In his two most recent books, Professor Zwerdling turned his attention from individual authorship to collective literary experiences and genres. His magisterial Improvised Europeans: American Literary Expatriates and the Siege of London (1998) offers a rich exposition of the logic and consequences of the decision by four signal American writers – Henry Adams, Henry James, Ezra Pound, and T. S. Eliot — to leave the United States at the emergence of its cultural ascendance to become “improvised Europeans” in London. Most recently, The Rise of the Memoir (2016) charts the history of a genre whose current popularity has obscured a trajectory that starts with Rousseau’s unprecedented determination to “say everything.” Reaching from Rousseau’s Confessions through Edmund Gosse’s Father and Son, Virginia Woolf’s “Sketch of the Past,” George Orwell’s “Such, Such Were the Joys,” Vladimir Nabokov’s Speak, Memory: an Autobiography Revisited, and Primo Levi’s Survival in Auschwitz to Maxine Hong Kingston’s Woman Warrior and China Men, Zwerdling tracks the erratic course of a constantly changing genre as it negotiates the tensions between self- disclosure and self-defense. After noting the discomfort that memoirs can inflict on their readers, Frances Wilson, who reviewed the book for the Times Literary Supplement, affirms that “The Rise of the Memoir, on the other hand, will be greeted with resounding applause.”

Zwerdling’s devotion to Berkeley’s English department across the four decades of his career assumed many forms. He chaired the English department’s hiring committee for many years, shaping the department by recruiting young scholars who contributed a great deal to its current distinction. Zwerdling was always a supportive mentor for younger faculty members, each of whom he welcomed individually to the department: “he was the welcome,” as one of his colleagues recalled. Always eager to extend his understanding of diverse methodologies and fields of study, he sought out and fostered the distinctive interests of each new member of the department. He made a special point of encouraging young women who were entering the profession at a time when there were few in senior positions. His judgments were trusted by his colleagues, and his opinions were always a mainstay of discussions. He gained the respect of colleagues in other departments as well and was appointed to the Academic Senate’s Committee on Budget and Interdepartmental Relations as well as the Committee on Prizes. For his scholarly distinction and many forms of academic service, both locally and nationally, he was awarded the Berkeley Citation in 2003.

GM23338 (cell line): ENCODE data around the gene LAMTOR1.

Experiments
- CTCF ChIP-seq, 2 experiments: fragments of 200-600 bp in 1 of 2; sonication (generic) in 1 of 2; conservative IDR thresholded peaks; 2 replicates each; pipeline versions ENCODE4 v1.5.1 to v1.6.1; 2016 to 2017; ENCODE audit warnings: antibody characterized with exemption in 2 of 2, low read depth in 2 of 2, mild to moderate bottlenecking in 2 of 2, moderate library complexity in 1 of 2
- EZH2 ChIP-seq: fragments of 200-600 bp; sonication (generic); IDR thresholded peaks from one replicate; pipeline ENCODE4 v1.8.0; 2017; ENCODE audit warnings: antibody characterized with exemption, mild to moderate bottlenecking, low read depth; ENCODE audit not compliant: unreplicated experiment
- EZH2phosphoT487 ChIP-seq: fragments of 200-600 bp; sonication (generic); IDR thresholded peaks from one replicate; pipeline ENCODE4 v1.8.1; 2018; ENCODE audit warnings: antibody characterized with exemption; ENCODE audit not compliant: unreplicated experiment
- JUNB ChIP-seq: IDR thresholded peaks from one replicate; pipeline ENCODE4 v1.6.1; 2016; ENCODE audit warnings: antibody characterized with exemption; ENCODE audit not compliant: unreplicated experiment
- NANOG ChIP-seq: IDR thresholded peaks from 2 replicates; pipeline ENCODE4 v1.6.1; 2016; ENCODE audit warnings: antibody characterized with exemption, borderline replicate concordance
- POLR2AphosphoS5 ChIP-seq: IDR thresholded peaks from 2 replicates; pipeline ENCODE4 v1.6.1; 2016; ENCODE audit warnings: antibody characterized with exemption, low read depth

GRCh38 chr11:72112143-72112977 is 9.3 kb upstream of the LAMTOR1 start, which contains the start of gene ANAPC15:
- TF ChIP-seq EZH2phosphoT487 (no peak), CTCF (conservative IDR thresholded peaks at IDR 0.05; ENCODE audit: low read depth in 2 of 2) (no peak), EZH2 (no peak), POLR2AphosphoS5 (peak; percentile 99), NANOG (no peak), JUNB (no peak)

A natural teacher, he won praise from students in a wide array of courses for the scope of his knowledge, the depth of his preparation, and the lucidity of his presentation. One student called him the “best and most intelligently organized teacher in the department.” Among the department’s most sought-after doctoral advisors, Zwerdling was well known for his meticulous reading of student writing, his blend of patient attention with rigorous critique. “He was endlessly kind, and patient, and funny,” as one of his graduate advisees put it. For another, his greatest gift was teaching by example how to teach.

“I am the luckiest person in the world,” Zwerdling often noted, “because I get paid to do the things I love.” Incredulous when, as a chemistry major at Cornell, one of his professors (the legendary scholar of Romanticism M. H. Abrams), let him know that some people make a living by reading and writing, he never got over his delight at discovering that he could be among them. His wholehearted embrace of his work and belief in its value made him an exemplar of the humanistic ideals that have come under attack in recent years. By embodying those ideals in his scholarship and teaching, Alex Zwerdling has given them a form that will outlive our shifting critical and political trends.

Catherine Gallagher
Elizabeth Abel
Mitchell Breitwieser